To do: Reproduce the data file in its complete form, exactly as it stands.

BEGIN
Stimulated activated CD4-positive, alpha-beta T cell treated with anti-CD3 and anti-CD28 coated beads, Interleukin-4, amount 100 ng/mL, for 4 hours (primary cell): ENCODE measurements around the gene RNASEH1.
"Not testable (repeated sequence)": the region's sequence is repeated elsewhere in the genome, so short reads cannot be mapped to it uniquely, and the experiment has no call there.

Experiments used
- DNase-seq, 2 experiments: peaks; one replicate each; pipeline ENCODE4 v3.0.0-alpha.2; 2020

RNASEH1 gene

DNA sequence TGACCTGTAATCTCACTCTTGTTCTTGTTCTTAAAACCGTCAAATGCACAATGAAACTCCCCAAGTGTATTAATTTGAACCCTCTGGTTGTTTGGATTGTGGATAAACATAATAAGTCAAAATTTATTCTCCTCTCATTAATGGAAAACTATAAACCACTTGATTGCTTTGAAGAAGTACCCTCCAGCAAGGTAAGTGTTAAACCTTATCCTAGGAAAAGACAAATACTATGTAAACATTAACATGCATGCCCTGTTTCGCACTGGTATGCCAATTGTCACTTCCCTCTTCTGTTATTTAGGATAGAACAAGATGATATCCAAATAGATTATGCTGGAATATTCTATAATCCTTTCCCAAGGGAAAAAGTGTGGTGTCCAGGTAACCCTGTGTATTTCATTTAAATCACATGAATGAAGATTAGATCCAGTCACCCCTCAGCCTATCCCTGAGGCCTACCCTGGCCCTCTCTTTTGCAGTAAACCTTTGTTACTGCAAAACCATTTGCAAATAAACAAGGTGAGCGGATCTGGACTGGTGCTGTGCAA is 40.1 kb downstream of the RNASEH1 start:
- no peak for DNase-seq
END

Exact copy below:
Stimulated activated CD4-positive, alpha-beta T cell treated with anti-CD3 and anti-CD28 coated beads, Interleukin-4, amount 100 ng/mL, for 4 hours (primary cell): ENCODE measurements around the gene RNASEH1.
"Not testable (repeated sequence)": the region's sequence is repeated elsewhere in the genome, so short reads cannot be mapped to it uniquely, and the experiment has no call there.

Experiments used
- DNase-seq, 2 experiments: peaks; one replicate each; pipeline ENCODE4 v3.0.0-alpha.2; 2020

RNASEH1 gene

DNA sequence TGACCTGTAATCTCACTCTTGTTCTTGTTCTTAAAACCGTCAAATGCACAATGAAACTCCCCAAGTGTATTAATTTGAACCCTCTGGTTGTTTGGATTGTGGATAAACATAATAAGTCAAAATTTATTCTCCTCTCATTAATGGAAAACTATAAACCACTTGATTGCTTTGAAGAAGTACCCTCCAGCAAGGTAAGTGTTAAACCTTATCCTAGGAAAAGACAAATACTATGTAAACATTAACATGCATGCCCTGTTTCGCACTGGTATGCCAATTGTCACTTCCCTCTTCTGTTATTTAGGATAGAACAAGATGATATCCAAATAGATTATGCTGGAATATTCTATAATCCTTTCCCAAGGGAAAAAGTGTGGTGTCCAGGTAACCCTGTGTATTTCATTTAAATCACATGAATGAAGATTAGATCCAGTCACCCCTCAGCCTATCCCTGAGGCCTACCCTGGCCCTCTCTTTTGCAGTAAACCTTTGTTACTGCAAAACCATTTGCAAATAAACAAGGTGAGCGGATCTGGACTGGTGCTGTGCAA is 40.1 kb downstream of the RNASEH1 start:
- no peak for DNase-seq